Posted by & filed under Electrical estimating, estimating Tips & Hints.

warranty

During the course of electrical estimating we have noticed there seems to be overkill these days in consultants specifications for  what they require for handover, are use the word THEY, because these are standard general specification clauses that are in the consultants standard speciation’s without thought or consideration to what the client might need or require. They often have a list of items they require in an M&E Operating and Maintenance Manual that are irrelevant. For example is, provide warranties for equipment supplied. Warranties seek to do the opposite of what they imply. A manufacturers warranty will limit their liability for repair or replacement or consequential loss should the goods fail, further more the warranty is given to the purchaser of the goods and cannot be relied on by the third party, the customer.

The warranty cannot be called upon by the customer because they are a third party. unless the warranty uses the phrase, “third party rights” . There will also be a condition of proof of purchase to be able to claim on the warranty The customer is reliant on the specifier selecting reputable and reliable goods in the first place. The specified supplier will normally enforce their own commercial conditions on the customer, and being specified the Contractor has little barging power, nor is it likely the warranty wording can be changed.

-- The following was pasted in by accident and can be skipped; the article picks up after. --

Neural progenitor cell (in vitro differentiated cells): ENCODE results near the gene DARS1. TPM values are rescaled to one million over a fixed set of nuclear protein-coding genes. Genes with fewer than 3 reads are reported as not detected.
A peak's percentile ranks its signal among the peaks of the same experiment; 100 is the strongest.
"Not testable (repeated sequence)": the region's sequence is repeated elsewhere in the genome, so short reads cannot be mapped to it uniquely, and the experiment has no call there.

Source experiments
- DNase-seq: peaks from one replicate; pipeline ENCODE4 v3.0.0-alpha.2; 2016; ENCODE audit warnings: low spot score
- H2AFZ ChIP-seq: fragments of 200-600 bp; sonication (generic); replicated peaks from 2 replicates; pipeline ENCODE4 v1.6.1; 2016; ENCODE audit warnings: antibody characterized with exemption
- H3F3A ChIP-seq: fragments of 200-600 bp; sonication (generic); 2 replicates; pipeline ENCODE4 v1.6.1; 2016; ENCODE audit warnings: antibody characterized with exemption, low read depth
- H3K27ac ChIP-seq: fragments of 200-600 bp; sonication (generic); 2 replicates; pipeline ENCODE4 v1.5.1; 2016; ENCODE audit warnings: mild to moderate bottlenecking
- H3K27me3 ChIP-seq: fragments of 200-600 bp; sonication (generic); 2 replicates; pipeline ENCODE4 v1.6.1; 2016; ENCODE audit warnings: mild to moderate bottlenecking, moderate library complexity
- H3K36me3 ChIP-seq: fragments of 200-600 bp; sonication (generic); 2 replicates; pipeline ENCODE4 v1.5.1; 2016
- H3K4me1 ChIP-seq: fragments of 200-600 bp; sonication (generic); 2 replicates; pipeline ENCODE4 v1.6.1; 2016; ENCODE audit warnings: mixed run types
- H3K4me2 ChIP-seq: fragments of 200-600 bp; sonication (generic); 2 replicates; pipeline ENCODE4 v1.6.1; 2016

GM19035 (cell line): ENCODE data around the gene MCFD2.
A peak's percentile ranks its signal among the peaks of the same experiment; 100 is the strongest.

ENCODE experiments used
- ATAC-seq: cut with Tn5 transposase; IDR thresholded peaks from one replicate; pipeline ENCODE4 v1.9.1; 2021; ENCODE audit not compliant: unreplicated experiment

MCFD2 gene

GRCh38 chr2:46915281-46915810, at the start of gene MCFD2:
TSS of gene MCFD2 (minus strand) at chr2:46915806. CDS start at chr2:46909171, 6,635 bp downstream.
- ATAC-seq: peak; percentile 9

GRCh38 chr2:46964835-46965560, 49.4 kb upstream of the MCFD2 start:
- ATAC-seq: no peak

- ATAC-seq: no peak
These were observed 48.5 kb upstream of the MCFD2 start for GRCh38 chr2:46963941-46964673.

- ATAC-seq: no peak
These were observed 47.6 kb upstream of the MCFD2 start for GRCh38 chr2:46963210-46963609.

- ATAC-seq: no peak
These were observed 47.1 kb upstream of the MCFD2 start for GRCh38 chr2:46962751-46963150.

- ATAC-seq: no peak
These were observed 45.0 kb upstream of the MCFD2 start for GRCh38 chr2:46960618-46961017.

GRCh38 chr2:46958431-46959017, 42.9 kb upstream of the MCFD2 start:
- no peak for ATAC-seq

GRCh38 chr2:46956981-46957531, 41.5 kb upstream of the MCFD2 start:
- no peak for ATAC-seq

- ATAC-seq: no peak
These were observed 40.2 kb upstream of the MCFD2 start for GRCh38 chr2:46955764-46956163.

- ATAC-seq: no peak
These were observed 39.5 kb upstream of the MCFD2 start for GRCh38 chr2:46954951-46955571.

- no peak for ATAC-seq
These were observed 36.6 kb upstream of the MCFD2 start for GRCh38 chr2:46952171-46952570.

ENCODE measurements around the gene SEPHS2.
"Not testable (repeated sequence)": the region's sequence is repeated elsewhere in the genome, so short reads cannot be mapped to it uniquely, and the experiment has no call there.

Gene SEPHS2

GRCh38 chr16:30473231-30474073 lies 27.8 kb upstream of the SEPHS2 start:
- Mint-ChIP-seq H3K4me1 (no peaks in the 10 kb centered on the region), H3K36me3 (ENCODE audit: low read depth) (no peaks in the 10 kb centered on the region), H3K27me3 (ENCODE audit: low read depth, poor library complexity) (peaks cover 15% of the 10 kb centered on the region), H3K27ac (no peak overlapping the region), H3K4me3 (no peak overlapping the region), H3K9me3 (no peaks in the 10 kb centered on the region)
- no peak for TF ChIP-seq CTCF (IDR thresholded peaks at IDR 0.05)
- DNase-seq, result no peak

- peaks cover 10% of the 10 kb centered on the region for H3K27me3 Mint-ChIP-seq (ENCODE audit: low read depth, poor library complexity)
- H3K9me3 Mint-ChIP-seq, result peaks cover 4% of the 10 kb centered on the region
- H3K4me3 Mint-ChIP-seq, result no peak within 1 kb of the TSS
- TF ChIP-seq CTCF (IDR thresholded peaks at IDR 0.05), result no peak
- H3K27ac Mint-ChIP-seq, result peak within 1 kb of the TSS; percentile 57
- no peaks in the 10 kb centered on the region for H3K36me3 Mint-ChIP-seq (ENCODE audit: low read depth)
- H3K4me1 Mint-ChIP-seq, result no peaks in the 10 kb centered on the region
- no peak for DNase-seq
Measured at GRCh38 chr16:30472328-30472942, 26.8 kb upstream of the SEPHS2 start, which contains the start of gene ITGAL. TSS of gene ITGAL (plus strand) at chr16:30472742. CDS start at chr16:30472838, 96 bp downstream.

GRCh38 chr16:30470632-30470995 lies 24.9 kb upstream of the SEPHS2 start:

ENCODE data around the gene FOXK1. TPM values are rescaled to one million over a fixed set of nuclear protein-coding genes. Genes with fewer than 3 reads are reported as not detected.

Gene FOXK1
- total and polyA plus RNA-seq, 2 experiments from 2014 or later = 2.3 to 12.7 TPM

Another example when electrical estimating is faulty finding guide, asking the contractor to provide a fault finding guide, this is impractical and naturally limiting and potentially lethal. To believe that the manual can anticipate all faults that may occur then write a guide on finding and curing them ignores the fact that the services are complex and should not be interfered with by a novice. The person finding fault and curing it should be a competent person, in Amendment 3 of BS7671 2008 17th edition this is recognised, 134.2.1 appropriate inspection and testing shall be carried out by skilled persons competent to verify that the requirements of this standard have been met. If you write a fault finding guide their is a high risk that a none skilled and competent person will attempt to fault find and cure the fault. A skilled and competent person wouldn’t need a fault finding guide to the installation, just a good operating and maintenance manual that has schematics and record drawings , test results, manufactures and part numbers and maintenance schedules. irrelevant.